Konstantina is able to communicate with some refugees who speak English. She always congratulates refugee-women for being brave enough to make this trip.“ I know how hard is to leave everything behind, my mother came here as a refugee and I went to the US as an immigrant myself, I spent 45 years there but my heart was always here in Lesvos,” she tells me in her soft voice.
Duty to help
In Skala Sikamias a middle-aged working class man, Apostolos, and his wife, Paraskevi, wait for the dinghies to arrives. Once they land, Apostolos rushes into the sea to give them a hand. He is pulling out babies and young children off the boat. Apostolos is the grandson of an Asian Minor Greek. His grand uncle was recruited by the Ottoman army and his family never saw him again. His grandfather was fortunate enough to make it alive to Lesvos. Mr Apostolos is 55 and has 3 sons and 3 grandchildren. The whole family lives on the island. He is from “Nees Kydonies” (New Ayvalık), a small village 23 km from the city of Mytilene. Almost every day he accompanies his wife and one of his sons to Skala Sikamnias to assist today’s refugees. “For me it is a duty to help these people” he says.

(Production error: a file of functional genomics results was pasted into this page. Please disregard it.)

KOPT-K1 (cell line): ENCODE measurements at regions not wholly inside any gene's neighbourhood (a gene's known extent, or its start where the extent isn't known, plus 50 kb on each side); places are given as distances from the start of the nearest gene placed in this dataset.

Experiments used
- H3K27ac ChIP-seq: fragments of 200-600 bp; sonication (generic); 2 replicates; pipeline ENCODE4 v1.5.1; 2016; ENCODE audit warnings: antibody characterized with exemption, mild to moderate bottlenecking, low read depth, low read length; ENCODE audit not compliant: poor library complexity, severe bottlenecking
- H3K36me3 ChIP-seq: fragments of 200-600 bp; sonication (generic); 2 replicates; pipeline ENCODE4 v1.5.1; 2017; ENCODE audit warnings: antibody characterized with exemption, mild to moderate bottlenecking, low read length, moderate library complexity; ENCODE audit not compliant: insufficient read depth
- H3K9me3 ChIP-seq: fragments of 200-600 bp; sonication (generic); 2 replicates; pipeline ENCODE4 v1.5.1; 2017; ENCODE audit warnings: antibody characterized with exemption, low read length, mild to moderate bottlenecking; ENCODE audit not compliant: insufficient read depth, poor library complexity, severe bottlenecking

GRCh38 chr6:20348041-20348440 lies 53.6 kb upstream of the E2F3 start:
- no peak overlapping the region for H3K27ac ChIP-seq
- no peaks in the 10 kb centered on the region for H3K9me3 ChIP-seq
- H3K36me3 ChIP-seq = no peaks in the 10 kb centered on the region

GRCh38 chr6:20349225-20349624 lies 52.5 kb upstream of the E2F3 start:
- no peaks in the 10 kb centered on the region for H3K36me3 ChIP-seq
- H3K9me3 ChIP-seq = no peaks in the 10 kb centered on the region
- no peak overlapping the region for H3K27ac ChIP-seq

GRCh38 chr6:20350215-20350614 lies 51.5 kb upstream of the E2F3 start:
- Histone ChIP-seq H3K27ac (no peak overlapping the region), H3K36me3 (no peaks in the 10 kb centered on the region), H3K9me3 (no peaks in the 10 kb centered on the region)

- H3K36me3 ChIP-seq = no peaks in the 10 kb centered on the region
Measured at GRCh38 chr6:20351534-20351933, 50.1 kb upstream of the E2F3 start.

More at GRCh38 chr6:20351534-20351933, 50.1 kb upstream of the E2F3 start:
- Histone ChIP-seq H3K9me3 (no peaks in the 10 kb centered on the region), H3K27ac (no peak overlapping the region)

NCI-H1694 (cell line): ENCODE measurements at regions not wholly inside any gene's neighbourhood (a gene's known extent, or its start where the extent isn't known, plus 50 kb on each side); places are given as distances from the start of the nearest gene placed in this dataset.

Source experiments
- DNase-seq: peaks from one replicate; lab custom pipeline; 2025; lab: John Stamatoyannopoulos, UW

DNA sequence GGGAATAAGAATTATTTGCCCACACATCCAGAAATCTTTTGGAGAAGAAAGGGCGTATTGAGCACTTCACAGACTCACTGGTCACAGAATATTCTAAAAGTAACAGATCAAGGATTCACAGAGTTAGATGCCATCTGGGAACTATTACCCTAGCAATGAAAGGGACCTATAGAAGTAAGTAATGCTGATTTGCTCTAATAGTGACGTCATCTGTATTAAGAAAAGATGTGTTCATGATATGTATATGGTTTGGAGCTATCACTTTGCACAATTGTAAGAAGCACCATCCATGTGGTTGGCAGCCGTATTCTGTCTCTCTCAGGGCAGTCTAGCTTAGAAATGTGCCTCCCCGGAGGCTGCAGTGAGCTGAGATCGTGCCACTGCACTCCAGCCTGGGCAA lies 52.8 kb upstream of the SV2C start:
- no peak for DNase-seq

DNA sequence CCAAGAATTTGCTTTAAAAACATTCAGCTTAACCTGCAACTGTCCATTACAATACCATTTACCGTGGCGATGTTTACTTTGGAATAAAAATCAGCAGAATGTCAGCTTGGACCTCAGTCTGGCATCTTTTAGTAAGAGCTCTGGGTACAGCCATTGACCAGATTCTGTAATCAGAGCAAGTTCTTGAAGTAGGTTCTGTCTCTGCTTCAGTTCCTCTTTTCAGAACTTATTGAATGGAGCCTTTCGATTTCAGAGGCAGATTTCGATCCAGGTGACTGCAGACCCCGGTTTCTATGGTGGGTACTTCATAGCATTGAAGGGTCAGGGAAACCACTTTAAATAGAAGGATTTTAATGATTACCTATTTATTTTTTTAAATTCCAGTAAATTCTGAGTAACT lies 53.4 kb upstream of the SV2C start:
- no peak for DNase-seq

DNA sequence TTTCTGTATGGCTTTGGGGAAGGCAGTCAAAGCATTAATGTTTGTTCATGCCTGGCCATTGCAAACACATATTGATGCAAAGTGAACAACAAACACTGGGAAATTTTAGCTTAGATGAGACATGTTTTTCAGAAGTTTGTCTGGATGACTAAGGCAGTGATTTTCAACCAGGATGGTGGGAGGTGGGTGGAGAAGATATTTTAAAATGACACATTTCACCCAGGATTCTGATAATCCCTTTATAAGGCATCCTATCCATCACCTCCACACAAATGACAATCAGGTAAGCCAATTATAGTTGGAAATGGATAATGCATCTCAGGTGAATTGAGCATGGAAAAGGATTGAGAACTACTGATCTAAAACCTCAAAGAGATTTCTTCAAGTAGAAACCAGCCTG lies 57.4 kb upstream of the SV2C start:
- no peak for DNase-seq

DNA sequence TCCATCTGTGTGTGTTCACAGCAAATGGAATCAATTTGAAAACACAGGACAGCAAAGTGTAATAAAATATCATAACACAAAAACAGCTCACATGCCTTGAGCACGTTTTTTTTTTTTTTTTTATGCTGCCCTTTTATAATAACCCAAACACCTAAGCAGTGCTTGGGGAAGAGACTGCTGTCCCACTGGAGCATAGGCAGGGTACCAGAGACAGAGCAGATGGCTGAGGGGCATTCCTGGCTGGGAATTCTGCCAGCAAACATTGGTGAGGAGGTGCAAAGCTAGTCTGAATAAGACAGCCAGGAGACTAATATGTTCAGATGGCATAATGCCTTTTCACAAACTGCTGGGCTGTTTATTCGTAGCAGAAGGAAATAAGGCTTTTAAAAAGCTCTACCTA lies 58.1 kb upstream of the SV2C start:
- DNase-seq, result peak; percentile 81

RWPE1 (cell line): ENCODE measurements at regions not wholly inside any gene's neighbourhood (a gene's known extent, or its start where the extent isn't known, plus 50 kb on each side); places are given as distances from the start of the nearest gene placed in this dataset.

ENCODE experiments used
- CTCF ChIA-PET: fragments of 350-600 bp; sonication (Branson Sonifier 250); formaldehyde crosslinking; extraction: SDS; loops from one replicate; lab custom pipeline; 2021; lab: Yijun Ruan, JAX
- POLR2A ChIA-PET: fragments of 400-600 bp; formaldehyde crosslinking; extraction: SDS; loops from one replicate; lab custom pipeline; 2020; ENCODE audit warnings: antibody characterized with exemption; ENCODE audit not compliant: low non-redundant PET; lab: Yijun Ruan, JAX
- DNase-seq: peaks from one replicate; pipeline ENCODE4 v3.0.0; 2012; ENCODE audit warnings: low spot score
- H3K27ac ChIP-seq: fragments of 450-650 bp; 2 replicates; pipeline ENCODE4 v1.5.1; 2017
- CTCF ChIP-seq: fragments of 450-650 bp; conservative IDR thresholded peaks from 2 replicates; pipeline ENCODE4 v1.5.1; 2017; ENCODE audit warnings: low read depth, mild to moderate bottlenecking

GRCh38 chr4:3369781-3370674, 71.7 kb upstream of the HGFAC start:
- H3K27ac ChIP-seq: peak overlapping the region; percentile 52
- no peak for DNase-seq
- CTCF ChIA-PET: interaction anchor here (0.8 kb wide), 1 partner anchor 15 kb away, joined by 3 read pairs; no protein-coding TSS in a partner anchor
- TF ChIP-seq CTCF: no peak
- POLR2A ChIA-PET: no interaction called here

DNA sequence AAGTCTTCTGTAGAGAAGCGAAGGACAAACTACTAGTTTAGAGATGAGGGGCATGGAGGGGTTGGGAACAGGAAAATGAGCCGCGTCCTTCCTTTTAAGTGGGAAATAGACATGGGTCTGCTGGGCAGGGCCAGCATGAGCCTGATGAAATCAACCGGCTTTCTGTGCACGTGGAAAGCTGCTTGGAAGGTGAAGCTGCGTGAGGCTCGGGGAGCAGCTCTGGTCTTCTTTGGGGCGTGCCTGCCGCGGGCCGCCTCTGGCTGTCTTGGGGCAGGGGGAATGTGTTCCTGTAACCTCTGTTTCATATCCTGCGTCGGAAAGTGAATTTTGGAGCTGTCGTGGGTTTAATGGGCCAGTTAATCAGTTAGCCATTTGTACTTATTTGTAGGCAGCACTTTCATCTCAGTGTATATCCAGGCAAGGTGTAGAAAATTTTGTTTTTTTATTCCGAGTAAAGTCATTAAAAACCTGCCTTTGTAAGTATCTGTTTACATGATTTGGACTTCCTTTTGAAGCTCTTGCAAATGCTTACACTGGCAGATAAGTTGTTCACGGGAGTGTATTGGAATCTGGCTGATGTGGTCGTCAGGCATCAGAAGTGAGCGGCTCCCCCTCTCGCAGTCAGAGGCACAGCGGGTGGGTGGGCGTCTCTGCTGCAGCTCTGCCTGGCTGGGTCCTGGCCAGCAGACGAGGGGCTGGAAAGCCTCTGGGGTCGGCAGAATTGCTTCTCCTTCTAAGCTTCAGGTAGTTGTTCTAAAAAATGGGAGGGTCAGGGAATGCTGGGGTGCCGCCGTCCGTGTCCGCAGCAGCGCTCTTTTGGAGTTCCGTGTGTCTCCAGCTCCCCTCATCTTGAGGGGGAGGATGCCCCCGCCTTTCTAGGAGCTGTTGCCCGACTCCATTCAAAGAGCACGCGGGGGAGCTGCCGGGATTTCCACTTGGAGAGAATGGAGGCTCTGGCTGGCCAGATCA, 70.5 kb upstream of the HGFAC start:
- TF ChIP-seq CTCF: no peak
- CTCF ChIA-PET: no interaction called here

Mr Apostolos shows the photo his grand uncle who was recruited by Turkish army in Minor Asia.
Yorgos Petrakis shares the same sentiment. I met Yorgos in the antique shop in front of the Yeni Cami (“New Mosque”) of Mr Themistoklis Firakis.
Petrakis and Firkinis helped me find photos of Asia Minor refugees which constitutes a collective memory binding the Asia Minor refugees in a community of shared experience. Memories of their lost homeland in Anatolia plays a major role in their attitude towards the current refugee crisis.
Mr Yorgos Petrakis (left) and Mr Themistoklis Firkinis (right) who look at the old photo in his antique shop in front of Yeni Cami.